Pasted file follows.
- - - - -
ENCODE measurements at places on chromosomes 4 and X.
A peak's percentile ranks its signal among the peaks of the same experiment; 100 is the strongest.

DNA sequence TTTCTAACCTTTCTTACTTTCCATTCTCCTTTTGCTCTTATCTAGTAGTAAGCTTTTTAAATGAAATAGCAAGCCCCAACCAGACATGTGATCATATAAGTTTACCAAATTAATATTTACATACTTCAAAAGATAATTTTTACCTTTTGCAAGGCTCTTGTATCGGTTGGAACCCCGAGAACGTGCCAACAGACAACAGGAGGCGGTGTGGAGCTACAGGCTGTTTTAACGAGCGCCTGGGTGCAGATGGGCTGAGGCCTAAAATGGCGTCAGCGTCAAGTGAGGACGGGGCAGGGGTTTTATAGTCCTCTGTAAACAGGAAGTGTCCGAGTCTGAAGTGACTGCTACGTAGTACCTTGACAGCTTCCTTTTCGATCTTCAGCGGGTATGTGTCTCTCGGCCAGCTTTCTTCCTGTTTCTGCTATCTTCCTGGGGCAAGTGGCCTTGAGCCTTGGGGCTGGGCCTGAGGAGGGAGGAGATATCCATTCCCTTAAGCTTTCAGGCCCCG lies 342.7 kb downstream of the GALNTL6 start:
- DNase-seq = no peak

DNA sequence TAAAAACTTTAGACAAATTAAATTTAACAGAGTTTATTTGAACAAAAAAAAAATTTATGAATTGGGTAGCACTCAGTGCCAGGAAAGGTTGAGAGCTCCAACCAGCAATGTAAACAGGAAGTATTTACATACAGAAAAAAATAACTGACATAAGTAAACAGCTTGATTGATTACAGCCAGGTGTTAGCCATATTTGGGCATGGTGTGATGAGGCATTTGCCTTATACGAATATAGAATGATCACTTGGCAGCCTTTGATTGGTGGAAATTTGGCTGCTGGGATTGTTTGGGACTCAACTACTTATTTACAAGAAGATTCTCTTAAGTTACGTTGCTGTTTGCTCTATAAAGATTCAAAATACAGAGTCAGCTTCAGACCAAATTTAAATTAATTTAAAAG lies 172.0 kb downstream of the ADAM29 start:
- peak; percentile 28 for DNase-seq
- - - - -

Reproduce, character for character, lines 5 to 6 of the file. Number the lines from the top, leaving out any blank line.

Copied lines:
DNA sequence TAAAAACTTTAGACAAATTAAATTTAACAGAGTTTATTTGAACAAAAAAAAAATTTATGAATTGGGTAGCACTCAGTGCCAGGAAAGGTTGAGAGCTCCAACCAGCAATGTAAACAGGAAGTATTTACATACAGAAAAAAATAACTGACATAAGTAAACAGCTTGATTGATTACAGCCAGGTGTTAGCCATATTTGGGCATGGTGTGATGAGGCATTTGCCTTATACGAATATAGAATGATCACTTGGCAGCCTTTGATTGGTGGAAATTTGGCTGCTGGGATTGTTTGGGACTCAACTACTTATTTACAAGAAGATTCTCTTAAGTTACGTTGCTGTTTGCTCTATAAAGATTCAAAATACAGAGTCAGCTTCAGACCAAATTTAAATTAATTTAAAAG lies 172.0 kb downstream of the ADAM29 start:
- peak; percentile 28 for DNase-seq